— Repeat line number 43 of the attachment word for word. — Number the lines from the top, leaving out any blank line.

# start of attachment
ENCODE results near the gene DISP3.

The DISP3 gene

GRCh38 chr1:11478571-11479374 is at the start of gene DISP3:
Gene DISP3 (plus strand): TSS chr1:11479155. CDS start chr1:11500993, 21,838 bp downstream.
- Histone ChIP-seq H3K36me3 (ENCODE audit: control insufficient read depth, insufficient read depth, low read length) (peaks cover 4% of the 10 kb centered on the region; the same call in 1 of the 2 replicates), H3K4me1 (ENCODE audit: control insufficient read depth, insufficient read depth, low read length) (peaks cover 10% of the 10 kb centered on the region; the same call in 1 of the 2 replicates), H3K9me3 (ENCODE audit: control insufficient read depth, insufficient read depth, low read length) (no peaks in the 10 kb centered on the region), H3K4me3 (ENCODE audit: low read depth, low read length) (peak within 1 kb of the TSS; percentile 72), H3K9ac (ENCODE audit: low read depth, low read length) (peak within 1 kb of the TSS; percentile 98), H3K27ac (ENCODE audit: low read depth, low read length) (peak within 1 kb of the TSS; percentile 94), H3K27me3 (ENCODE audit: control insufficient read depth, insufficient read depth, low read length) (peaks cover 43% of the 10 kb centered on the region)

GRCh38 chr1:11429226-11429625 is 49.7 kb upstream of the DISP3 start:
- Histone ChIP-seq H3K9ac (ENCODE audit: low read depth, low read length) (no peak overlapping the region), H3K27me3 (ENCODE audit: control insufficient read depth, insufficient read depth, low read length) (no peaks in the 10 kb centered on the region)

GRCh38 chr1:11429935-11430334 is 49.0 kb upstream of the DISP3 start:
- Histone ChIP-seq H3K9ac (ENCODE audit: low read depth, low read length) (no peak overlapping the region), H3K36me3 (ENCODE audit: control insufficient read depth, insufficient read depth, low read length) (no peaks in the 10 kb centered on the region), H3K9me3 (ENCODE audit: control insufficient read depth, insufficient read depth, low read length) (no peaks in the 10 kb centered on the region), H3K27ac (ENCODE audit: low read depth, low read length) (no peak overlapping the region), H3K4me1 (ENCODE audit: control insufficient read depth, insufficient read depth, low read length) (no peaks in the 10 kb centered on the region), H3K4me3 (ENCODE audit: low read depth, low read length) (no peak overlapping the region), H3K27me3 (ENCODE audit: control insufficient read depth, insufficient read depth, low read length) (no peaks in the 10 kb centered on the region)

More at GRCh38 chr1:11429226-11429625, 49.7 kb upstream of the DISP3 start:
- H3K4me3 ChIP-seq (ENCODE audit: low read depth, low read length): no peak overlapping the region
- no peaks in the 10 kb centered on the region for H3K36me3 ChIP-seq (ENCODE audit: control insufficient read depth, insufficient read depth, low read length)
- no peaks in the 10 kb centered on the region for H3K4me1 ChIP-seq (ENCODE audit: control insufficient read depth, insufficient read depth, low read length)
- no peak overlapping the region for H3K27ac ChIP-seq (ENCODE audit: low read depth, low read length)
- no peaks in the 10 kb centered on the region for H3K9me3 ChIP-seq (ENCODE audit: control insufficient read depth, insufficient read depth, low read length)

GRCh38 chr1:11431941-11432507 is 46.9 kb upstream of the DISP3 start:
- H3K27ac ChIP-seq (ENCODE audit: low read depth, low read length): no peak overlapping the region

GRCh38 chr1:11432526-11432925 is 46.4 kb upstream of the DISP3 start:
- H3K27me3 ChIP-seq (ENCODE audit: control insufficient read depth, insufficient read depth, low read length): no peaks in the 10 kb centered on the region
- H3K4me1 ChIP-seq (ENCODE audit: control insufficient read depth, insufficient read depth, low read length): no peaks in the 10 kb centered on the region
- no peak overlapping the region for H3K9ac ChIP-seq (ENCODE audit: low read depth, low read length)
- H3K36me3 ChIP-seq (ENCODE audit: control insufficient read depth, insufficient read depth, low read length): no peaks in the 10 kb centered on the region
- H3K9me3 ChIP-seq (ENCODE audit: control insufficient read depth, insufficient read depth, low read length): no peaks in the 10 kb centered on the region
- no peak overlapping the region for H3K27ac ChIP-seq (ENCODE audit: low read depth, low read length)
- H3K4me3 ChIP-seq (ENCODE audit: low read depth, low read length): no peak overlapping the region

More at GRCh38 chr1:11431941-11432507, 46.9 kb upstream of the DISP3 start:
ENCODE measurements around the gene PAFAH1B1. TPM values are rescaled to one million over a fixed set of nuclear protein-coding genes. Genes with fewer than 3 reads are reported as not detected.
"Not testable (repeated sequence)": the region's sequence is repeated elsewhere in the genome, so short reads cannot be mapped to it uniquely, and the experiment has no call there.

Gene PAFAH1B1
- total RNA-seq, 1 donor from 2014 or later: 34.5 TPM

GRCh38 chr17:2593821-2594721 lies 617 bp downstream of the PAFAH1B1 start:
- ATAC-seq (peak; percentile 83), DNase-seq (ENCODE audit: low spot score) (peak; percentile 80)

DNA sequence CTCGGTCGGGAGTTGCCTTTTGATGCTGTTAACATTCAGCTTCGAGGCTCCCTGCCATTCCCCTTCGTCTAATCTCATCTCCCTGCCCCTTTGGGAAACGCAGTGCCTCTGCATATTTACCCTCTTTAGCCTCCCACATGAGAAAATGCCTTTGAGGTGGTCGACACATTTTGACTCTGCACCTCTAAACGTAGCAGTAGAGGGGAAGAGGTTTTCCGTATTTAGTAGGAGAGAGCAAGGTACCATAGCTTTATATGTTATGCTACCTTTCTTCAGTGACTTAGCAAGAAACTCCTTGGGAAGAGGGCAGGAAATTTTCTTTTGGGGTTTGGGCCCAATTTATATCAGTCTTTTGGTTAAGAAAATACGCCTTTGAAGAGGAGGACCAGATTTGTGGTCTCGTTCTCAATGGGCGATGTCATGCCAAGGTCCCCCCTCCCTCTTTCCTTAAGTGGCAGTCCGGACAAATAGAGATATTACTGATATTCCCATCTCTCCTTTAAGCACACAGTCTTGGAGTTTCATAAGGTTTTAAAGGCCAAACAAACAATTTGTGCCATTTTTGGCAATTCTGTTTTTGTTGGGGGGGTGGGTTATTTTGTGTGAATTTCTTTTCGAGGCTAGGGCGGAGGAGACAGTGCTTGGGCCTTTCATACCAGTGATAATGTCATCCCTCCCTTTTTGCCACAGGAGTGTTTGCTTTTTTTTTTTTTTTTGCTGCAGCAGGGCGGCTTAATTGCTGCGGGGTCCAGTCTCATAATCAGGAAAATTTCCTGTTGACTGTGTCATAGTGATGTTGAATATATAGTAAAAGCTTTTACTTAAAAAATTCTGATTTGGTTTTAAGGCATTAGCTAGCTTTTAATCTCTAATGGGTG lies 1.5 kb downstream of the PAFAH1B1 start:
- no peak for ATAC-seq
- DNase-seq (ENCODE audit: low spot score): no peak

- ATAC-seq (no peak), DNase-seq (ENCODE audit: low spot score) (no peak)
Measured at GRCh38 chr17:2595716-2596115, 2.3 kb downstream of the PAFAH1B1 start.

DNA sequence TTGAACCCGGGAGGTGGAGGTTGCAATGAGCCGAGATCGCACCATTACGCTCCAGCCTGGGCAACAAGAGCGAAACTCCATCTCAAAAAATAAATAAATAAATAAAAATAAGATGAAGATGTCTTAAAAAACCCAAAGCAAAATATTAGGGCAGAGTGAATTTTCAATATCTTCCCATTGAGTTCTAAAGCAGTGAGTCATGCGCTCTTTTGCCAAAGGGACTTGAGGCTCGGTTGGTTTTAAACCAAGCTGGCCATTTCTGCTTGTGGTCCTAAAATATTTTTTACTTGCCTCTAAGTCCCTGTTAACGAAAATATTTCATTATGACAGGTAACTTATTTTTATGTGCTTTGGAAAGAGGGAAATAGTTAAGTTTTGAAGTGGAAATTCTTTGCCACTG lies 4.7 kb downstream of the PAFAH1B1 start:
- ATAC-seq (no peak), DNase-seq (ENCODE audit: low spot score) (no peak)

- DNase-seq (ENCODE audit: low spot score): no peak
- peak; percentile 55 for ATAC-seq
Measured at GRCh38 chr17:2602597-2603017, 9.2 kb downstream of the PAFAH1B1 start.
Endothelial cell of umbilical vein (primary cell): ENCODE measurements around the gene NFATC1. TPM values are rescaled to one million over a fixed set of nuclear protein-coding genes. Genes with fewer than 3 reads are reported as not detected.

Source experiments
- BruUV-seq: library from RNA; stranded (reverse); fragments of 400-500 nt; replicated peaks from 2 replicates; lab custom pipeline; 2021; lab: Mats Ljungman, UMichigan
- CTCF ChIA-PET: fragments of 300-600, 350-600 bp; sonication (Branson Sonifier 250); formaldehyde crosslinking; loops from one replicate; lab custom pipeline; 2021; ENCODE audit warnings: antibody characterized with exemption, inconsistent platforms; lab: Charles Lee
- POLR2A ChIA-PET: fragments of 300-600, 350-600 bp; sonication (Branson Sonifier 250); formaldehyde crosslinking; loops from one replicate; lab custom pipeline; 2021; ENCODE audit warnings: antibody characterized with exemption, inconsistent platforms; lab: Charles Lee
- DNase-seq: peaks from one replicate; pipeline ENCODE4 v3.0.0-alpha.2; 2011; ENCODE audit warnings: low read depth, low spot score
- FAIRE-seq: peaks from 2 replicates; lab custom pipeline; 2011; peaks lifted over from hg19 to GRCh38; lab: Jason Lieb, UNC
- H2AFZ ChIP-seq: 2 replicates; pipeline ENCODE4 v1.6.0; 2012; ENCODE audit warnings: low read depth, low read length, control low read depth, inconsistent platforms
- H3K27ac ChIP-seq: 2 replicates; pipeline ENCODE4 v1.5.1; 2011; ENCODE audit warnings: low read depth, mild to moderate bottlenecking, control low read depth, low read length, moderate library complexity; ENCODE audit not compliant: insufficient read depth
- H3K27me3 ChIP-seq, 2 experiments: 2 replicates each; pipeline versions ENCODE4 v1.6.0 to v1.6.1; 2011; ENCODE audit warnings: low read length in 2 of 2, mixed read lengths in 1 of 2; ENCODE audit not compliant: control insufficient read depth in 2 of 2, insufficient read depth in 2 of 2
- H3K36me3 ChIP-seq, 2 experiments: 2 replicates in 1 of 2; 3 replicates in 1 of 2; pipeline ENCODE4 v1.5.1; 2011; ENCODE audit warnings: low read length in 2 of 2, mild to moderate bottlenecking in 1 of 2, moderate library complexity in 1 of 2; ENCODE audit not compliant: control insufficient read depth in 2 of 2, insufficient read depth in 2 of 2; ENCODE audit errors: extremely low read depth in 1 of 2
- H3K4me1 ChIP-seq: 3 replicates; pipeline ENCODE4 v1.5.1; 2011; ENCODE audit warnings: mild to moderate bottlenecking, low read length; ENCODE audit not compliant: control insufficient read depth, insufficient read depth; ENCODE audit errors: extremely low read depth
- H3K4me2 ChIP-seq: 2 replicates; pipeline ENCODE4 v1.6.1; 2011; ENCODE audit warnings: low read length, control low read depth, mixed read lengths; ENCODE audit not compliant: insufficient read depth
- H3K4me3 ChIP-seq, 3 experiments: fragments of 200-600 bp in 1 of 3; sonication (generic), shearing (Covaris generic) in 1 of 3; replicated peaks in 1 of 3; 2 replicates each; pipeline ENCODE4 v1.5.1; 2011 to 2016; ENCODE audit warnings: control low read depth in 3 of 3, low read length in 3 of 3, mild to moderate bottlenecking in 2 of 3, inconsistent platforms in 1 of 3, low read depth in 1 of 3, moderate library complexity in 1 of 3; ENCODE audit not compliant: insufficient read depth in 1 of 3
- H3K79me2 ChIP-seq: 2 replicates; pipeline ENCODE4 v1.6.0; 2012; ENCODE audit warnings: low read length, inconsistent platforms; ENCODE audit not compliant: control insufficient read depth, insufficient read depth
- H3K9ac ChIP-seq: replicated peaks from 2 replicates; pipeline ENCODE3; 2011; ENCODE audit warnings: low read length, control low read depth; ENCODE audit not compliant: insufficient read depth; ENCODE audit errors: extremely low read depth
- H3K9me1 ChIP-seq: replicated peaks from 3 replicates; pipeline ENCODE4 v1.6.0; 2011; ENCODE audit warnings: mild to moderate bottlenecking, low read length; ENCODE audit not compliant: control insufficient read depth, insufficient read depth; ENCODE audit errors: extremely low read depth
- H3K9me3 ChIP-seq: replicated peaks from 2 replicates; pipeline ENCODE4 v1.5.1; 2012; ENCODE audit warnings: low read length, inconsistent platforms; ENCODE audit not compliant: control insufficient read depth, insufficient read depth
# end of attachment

Endothelial cell of umbilical vein (primary cell): ENCODE measurements around the gene NFATC1. TPM values are rescaled to one million over a fixed set of nuclear protein-coding genes. Genes with fewer than 3 reads are reported as not detected.